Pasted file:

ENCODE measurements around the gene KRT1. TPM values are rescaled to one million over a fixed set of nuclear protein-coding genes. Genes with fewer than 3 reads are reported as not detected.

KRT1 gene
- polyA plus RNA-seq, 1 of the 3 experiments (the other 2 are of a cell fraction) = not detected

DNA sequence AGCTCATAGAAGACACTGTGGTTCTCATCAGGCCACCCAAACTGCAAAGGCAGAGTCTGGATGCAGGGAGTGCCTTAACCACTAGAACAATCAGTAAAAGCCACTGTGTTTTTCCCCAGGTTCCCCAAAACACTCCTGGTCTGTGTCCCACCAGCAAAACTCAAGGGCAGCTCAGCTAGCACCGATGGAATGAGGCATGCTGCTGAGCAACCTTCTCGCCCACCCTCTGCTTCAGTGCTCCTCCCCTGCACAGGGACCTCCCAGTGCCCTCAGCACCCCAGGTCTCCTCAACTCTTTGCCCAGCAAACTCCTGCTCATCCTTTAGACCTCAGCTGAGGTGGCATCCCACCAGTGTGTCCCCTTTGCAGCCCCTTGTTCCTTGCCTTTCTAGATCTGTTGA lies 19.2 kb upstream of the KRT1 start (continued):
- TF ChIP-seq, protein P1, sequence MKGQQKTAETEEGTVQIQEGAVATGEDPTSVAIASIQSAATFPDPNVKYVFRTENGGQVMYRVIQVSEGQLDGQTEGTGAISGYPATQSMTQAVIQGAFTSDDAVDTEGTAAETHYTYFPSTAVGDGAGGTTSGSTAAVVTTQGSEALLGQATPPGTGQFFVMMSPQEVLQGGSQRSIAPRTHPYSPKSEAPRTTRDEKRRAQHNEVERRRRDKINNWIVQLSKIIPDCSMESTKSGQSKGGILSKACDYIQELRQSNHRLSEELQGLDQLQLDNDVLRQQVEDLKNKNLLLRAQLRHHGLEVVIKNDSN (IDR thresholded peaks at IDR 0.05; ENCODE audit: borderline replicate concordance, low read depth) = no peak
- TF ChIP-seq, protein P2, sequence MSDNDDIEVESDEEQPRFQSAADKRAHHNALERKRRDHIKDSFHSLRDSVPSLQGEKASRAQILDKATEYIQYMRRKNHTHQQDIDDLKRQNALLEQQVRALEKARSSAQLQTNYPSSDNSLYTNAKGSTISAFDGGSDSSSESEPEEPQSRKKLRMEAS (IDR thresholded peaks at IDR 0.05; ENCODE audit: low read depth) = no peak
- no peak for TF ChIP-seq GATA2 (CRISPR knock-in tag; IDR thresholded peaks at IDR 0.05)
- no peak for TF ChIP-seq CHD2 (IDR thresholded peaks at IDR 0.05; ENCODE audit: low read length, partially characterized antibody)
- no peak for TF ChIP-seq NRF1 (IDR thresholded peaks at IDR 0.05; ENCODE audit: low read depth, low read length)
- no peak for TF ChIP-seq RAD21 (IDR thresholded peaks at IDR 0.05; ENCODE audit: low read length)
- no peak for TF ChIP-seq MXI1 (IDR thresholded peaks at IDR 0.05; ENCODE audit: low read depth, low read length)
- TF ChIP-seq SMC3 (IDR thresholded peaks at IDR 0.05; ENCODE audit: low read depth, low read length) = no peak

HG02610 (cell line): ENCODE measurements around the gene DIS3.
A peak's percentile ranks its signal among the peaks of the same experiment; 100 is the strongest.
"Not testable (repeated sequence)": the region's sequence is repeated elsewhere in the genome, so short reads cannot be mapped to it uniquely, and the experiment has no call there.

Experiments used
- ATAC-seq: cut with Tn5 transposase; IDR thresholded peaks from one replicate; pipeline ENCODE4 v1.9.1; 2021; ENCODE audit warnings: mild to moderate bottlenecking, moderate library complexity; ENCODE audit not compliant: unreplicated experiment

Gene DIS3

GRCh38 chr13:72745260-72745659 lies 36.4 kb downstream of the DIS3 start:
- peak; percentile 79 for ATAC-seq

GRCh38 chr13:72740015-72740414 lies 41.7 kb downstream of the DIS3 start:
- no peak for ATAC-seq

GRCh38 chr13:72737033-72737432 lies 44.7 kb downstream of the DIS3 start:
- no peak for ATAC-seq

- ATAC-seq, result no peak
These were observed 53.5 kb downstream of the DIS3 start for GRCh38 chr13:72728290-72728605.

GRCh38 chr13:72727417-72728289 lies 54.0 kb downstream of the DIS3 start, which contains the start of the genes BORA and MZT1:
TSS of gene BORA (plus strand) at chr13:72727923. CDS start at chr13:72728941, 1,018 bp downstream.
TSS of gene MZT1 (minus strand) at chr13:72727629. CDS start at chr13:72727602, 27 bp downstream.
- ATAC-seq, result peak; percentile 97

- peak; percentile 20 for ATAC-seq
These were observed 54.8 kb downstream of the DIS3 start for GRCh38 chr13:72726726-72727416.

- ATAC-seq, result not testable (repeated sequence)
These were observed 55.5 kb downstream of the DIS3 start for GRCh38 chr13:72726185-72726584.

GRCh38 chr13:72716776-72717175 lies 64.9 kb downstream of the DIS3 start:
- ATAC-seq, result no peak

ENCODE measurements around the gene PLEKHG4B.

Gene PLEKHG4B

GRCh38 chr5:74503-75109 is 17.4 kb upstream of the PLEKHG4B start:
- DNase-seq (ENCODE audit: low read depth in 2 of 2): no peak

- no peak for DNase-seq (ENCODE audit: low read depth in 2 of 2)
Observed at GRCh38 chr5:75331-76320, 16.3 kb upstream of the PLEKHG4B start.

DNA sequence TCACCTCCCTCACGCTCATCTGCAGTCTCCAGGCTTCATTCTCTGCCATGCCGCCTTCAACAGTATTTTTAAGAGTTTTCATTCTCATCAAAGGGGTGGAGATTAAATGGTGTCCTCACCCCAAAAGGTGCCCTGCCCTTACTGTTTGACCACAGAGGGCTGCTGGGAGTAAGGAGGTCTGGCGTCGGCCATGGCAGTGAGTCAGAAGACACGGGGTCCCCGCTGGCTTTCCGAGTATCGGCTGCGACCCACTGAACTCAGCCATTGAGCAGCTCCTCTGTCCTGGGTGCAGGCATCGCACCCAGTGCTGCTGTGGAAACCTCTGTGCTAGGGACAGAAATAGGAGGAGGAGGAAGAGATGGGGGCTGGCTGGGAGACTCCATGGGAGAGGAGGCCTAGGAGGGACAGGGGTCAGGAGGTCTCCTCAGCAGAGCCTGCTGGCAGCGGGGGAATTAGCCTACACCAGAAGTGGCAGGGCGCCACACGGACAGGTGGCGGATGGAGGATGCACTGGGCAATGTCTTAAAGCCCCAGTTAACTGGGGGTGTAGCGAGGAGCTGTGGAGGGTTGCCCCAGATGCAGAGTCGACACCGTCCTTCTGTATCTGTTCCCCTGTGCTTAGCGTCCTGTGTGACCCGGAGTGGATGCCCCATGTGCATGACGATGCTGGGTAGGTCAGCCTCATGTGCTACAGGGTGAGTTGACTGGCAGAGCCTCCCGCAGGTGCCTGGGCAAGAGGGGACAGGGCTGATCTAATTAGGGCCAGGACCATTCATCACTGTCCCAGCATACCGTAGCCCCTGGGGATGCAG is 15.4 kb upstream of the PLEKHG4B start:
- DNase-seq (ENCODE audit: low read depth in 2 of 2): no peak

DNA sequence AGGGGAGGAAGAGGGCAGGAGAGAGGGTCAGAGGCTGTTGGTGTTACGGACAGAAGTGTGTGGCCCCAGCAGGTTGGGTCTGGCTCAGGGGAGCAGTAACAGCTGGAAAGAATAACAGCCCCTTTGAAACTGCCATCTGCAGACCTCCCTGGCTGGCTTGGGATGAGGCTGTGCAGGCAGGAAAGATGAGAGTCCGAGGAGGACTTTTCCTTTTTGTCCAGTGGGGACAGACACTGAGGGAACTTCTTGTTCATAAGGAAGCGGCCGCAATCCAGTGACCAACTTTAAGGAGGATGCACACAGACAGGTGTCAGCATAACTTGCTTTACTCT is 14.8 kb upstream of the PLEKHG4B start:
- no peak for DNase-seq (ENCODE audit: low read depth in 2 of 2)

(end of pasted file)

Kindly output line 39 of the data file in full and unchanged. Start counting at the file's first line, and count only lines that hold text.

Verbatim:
GRCh38 chr5:74503-75109 is 17.4 kb upstream of the PLEKHG4B start: